DOJ again focuses attention on a company’s internal investigation function to ensure that companies maintain an effective investigations structure including documentation of a company’s response to an investigation, including disciplinary or remediation measures taken.

In this important area, DOJ emphasizes the following points: (i) investigations have to be properly scoped, conducted by independent investigators who are objective and conduct a proper investigation that is documented; (ii) investigations have to identify root causes, system vulnerabilities and accountability lapses, including among supervisory manager and senior executives; and (iii) investigation findings have to reported and examined by senior management in appropriate cases.

Analysis and Remediation of Underlying Misconduct

Under this final subject area, companies are expected to conduct root cause analyses of misconduct and timely and appropriately remediate to address the root causes.  DOJ will weigh the company’s remedial actions in light of the nature, severity and frequency of the misconduct, as well as disciplinary measures taken and compliance program improvements adopted in response to any misconduct.

In examining this area, DOJ will focus on a company’s:

  • Root cause analysis
  • Identification of prior weaknesses, including specific controls and/or policies that were violated;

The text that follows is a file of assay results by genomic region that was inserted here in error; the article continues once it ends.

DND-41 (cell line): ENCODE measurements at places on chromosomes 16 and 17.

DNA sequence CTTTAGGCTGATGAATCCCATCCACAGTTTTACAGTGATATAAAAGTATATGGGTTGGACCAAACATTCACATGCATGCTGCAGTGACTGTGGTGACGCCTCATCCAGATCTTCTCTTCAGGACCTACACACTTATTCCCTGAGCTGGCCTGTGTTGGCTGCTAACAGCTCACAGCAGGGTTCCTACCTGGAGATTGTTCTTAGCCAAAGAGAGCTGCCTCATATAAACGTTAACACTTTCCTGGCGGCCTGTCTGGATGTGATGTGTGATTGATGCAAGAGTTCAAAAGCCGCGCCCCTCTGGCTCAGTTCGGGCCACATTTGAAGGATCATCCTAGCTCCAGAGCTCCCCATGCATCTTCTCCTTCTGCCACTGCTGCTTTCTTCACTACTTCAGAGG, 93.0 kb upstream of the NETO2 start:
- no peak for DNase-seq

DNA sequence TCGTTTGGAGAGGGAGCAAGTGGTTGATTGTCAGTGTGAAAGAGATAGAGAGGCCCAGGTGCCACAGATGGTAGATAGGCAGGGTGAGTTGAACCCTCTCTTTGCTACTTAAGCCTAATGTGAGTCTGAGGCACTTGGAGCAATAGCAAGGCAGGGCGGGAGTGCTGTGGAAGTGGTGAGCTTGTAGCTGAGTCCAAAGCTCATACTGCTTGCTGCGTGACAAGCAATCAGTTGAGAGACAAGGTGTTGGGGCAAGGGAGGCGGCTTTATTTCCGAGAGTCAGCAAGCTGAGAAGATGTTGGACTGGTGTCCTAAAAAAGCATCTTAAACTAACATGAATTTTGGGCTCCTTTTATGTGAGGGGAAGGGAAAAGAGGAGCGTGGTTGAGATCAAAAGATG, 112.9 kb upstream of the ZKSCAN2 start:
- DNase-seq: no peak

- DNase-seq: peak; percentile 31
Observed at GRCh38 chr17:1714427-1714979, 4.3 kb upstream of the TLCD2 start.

• Payment systems used to fund the misconduct (e.g. purchase orders, reimbursements, discounts, petty cash);
  • Vendor selection process (if a vendor was involved);
  • Prior indications of potential misconduct, such as audit reports identifying relevant control failures or allegations, complaints or investigations;
  • Remediation to prevent recurrence, address the root cause and ensure no future missed opportunities to prevent or detect misconduct; and

Accountability for managers with supervisory responsibility considering the company’s overall disciplinary records relating to this type of misconduct.

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1 Response

  1. Donna Boehme says:

    Nice commentary Mike. One takeaway is that companies under a DOJ investigation should take immediate action to have their programs assessed by a qualified expert and then take recommended actions to improve their programs so that they can present their work to the DOJ for consideration.